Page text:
“This is as many patients treated with tPA as in each of the prior major randomized studies of tPA use,” Dr. Vatankhah told Neurology Today in a telephone interview. “And this is the first large study of long-term mortality and functional outcome in patients treated using a telethrombosis network. Of course the physicians at the smaller facilities first had to be trained in administering tPA by the stroke center doctors, but we think the rates demonstrate that this process works for more rural communities.”
Fully 30 percent of ischemic stroke patients were treated with tPA in the smaller hospitals, Dr. Vatankhah noted. “Most of these patients would otherwise not have been able to reach existing stroke centers in time for effective thrombolysis. Before the study, only 10 patients had ever received tPA thrombolylis at the 12 community hospitals combined. Thus, the safety and effectiveness of systemic thrombolysis performed by less experienced physicians in community hospitals in a telemedical network under guidance by stroke experts seems to be comparable to that achieved in dedicated stroke centers.”
He stressed, however, that the project's success was due to a large extent to the role of the stroke center doctors, who continually trained the physicians in the community hospitals.
Dr. Vatankhah noted that establishing the network requires a dedicated and well-coordinated effort. Specialized multidisciplinary visits by the stroke experts were necessary, standard operation procedures had to be established, and a modern technique allowing fast and high-quality transmission of the patient examination and scans needed to be developed. The study authors noted that these program elements are necessary to assure safe tPA use in a telemedical network.
The authors pointed out, however, that the study was limited by the fact that it was not randomized and interviews were not blinded. Further research is needed to confirm the findings, they wrote.
They also pointed out that although the condition could be determined for almost every patient in the trials, the functional outcome was unknown for 7.6 percent of the subjects in the telemedicine group after six months.
LESS TIME TO OFFER TPA
Last April, at the AAN annual meeting in Boston, Anand Vaishnav, MD, assistant professor of neurology and medical director of the Stroke Unit at the University of Kentucky Medical Center in Lexington, described similar success in what was at that time the largest study of telemedicine as a means of increasing tPA therapy for acute ischemic stroke.
That study evaluated the outcomes of 121 patients who were given tPA at a rural community hospital by a stroke neurologist who was on the telephone guiding the treatment. It took an average of 132 minutes from stroke onset to the beginning of telephone-guided tPA, he reported.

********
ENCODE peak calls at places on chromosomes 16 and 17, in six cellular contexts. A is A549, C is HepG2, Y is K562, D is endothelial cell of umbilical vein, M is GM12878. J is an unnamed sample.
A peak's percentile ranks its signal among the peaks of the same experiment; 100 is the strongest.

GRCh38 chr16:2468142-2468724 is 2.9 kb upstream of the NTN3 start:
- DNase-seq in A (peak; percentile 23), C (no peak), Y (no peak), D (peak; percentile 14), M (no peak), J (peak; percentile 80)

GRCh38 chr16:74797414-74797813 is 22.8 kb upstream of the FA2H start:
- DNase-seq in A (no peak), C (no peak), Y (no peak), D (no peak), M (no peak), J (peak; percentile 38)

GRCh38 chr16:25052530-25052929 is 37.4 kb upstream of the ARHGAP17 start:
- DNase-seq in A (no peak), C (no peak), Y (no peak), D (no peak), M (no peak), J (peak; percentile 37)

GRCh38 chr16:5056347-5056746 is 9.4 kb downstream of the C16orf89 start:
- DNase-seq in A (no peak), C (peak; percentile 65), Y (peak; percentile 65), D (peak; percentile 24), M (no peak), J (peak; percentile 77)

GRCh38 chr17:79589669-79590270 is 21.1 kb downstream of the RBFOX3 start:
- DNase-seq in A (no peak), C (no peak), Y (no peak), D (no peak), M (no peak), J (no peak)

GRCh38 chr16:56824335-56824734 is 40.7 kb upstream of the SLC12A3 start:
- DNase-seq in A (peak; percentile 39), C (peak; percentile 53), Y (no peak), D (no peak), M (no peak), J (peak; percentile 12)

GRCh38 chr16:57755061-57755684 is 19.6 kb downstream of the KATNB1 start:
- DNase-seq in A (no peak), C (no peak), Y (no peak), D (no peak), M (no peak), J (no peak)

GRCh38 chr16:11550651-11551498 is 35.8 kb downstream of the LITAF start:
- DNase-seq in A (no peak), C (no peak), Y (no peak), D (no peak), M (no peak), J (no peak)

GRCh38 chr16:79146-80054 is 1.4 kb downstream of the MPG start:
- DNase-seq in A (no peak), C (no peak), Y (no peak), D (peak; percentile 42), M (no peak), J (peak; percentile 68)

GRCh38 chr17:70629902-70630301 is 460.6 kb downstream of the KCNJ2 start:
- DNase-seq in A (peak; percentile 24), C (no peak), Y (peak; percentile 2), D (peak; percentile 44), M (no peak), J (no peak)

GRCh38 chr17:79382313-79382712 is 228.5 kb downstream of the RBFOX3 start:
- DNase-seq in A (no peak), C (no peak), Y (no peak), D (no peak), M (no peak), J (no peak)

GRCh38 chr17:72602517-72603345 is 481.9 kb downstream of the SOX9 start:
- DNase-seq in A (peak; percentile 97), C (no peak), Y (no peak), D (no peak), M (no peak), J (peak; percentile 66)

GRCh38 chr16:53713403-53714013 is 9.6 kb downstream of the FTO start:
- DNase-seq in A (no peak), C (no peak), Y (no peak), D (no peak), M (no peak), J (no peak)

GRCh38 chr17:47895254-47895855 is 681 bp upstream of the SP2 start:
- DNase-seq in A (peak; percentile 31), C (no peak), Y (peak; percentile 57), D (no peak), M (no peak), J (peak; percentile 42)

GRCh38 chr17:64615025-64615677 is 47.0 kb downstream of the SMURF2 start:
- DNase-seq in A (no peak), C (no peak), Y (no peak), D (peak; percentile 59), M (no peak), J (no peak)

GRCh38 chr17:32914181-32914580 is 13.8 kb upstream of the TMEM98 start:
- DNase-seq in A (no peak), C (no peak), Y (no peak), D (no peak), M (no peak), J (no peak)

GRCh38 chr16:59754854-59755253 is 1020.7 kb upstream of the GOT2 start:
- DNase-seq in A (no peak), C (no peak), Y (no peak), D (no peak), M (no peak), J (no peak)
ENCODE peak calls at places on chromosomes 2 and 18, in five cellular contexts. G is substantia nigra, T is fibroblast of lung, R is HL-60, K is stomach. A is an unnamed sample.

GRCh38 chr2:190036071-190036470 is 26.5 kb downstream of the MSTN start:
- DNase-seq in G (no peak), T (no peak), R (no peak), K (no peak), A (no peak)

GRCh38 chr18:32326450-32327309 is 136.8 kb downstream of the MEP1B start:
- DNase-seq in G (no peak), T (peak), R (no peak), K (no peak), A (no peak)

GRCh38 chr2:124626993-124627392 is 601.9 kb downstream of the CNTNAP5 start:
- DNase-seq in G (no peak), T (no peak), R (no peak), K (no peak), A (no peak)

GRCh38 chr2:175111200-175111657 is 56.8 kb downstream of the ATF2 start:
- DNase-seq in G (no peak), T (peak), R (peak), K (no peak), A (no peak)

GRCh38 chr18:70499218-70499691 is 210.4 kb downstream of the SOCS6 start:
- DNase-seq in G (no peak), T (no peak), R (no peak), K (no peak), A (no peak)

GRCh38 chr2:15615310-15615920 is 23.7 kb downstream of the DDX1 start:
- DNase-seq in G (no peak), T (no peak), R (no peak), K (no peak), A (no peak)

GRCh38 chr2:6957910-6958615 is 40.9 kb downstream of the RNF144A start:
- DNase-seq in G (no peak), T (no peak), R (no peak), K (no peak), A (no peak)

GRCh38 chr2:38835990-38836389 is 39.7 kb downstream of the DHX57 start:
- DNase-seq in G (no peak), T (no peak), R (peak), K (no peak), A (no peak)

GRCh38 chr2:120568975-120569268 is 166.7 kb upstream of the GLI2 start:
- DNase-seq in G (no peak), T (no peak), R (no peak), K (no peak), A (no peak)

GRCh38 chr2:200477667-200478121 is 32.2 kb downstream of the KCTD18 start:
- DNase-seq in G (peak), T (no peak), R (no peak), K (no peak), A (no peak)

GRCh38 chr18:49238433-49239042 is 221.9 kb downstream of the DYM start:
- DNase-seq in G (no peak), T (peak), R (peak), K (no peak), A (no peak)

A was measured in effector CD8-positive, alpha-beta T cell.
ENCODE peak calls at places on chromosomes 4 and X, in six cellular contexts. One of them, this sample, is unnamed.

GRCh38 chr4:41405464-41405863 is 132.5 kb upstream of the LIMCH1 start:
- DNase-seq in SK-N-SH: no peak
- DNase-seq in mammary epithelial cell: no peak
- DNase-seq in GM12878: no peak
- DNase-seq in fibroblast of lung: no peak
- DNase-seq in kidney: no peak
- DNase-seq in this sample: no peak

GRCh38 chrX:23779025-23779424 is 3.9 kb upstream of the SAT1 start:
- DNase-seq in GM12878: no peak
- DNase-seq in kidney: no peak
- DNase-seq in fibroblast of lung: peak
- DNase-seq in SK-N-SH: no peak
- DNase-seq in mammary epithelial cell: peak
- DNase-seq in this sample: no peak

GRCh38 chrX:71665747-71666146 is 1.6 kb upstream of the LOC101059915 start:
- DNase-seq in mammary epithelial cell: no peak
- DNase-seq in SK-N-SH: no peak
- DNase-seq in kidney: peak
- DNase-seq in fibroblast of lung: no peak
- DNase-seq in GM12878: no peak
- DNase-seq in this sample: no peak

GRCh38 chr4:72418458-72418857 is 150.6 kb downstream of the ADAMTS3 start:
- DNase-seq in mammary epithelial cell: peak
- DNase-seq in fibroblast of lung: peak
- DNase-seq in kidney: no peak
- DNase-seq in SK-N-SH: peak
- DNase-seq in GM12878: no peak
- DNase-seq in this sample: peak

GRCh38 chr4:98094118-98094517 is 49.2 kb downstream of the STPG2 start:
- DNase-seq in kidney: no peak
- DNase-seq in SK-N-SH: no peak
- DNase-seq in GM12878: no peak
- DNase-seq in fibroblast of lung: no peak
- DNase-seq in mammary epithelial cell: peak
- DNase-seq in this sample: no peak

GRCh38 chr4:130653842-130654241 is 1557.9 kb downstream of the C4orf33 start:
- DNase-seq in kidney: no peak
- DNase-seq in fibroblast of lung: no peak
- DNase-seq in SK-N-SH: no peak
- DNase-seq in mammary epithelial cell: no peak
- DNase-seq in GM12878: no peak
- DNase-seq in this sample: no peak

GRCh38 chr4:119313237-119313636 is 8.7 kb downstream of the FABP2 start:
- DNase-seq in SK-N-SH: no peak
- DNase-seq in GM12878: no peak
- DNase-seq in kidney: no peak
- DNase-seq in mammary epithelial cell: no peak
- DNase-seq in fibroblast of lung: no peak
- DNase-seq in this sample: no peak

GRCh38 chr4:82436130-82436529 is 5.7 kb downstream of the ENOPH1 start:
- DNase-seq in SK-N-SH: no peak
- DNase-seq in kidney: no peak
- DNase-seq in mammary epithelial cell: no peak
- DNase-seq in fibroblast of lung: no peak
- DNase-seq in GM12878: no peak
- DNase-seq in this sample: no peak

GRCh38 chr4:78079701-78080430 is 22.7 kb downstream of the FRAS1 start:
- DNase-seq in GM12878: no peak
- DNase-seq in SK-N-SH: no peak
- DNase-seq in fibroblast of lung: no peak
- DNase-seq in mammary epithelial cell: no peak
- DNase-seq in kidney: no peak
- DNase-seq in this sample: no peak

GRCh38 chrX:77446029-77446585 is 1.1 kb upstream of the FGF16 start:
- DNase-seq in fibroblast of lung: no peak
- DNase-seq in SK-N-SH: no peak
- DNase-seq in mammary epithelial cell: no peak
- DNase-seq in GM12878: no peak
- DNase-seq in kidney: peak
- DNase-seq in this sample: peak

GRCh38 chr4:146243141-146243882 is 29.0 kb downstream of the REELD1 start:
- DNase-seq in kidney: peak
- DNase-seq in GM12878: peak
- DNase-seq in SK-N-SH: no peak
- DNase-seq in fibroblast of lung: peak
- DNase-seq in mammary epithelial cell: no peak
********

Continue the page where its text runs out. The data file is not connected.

”This is less time than the average 144 minutes from stroke onset to tPA treatment in the NINDS tPA study, which was a large national study published in 1995,” said Dr. Vaishnav. “We also had lower rates of bleeding in the brain and death than the original NINDS study.”
Among findings, 2.5 percent of the patients had symptomatic bleeding in the brain, compared to 6.4 percent in the original NINDS tPA study. In addition, 17 percent of patients in the urban study died, compared to 7.5 percent of the rural patients treated in the Kentucky study. Further, nearly half of the rural patients went home after an average hospital stay of four days.
He noted that unlike the TEMPiS study, these hospitals were not part of a network but rather stand-alone facilities communicating with stroke center experts by telephone.
“The TEMPiS study results are impressive and confirm what we found —this is an effective way to bring thrombosis to the patient instead of the patient having to come to us,” he told Neurology Today in a telephone interview.
“This is the direction where we should be going. Thrombosis with tPA isn't rocket science, but you have to have someone to guide them through it.”
Many doctors are reluctant to administer tPA, he noted, mainly because of concerns about hemorrhage. “But the data do not show that much risk and outcomes were comparable at both experienced and inexperienced centers in the network,” he said. “It's more fear than fact. The final outcome is what matters in these patients, and stroke centers need to reach out.”